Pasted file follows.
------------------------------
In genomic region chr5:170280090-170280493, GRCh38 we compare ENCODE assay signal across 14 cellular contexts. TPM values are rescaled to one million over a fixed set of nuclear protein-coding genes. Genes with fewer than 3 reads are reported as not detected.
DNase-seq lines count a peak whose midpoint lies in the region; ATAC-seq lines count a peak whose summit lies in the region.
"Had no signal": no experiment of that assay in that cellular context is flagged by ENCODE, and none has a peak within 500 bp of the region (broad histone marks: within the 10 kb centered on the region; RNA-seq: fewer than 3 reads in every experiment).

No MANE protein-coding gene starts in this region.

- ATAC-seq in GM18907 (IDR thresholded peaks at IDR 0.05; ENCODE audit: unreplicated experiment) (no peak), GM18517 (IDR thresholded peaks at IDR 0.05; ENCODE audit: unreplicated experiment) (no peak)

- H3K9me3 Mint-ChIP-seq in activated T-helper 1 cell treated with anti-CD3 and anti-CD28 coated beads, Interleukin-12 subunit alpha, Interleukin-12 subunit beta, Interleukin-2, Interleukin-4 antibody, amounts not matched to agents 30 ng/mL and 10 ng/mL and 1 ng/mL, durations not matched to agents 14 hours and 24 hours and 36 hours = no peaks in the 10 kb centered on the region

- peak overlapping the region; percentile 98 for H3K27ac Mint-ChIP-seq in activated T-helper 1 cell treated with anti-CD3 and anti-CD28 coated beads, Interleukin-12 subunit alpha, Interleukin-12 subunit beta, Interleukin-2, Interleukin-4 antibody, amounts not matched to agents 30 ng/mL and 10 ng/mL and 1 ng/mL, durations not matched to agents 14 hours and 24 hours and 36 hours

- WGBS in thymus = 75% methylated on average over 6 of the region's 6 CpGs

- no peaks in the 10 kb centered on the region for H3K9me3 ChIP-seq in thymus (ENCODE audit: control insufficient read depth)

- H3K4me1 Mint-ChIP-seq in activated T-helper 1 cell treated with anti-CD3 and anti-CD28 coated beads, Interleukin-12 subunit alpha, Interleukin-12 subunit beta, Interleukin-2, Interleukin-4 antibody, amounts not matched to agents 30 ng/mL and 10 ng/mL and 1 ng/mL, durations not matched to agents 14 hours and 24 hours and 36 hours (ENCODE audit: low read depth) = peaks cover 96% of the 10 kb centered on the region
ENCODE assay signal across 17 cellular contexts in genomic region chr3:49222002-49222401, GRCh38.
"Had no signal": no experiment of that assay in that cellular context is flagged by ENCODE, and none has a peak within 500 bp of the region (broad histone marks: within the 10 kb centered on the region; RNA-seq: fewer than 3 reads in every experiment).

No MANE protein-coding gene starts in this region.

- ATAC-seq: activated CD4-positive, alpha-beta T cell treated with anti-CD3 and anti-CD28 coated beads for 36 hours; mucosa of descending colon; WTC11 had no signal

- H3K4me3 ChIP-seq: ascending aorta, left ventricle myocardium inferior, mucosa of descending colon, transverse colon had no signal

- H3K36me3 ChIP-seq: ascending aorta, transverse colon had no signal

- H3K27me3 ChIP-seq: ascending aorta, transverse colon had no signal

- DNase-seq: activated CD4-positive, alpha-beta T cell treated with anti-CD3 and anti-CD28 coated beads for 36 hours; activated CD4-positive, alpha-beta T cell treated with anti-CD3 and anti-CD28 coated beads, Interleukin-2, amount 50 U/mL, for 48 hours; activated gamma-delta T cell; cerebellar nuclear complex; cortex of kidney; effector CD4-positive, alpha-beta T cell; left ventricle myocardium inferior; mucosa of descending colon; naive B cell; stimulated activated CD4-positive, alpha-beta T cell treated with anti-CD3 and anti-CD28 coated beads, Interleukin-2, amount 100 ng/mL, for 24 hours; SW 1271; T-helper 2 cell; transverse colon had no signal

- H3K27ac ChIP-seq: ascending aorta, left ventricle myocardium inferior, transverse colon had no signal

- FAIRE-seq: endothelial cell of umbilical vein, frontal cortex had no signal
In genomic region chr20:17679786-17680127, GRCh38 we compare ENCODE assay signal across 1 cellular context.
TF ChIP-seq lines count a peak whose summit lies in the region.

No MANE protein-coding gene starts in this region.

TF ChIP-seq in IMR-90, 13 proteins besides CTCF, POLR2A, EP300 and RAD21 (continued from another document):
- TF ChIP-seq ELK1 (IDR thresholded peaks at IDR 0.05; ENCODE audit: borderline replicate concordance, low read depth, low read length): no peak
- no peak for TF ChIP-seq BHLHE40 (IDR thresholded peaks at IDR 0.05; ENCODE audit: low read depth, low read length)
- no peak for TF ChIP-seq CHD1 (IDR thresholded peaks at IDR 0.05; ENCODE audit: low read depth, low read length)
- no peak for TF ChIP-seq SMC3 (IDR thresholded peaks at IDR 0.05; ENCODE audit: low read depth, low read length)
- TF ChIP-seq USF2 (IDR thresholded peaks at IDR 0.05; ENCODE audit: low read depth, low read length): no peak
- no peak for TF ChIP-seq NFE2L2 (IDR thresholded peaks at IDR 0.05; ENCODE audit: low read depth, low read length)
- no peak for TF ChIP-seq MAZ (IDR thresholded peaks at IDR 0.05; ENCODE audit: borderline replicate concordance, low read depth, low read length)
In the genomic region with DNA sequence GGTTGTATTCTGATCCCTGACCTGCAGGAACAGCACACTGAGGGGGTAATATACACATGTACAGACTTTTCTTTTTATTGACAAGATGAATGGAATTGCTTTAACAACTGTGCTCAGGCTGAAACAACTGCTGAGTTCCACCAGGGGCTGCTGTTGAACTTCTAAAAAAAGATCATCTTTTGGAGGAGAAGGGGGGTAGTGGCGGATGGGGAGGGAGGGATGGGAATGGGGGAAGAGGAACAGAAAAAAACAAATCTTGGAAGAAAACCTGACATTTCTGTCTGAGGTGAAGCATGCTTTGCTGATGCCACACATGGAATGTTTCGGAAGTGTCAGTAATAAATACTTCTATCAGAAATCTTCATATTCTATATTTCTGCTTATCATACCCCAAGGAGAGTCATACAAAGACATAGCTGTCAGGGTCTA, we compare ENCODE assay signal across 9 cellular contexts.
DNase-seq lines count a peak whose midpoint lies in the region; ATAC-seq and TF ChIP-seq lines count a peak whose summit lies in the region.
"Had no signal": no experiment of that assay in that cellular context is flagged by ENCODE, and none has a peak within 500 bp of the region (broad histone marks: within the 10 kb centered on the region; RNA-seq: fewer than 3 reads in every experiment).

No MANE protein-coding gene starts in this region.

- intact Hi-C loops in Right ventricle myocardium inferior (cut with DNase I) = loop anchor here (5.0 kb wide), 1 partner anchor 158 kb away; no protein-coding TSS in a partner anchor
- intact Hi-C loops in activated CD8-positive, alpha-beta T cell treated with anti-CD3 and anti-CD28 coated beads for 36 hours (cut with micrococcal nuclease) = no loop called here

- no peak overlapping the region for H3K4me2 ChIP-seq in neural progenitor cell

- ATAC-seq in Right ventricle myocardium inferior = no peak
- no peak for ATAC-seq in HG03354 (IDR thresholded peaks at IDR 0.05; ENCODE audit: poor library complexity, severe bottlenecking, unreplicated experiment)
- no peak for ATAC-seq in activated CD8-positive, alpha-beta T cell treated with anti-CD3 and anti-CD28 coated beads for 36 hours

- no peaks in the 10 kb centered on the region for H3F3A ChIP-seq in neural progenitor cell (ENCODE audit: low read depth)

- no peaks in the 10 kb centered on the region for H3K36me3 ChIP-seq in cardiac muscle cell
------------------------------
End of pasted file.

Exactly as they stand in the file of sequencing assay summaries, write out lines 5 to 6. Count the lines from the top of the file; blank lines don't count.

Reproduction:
- ATAC-seq in GM18907 (IDR thresholded peaks at IDR 0.05; ENCODE audit: unreplicated experiment) (no peak), GM18517 (IDR thresholded peaks at IDR 0.05; ENCODE audit: unreplicated experiment) (no peak)

- H3K9me3 Mint-ChIP-seq in activated T-helper 1 cell treated with anti-CD3 and anti-CD28 coated beads, Interleukin-12 subunit alpha, Interleukin-12 subunit beta, Interleukin-2, Interleukin-4 antibody, amounts not matched to agents 30 ng/mL and 10 ng/mL and 1 ng/mL, durations not matched to agents 14 hours and 24 hours and 36 hours = no peaks in the 10 kb centered on the region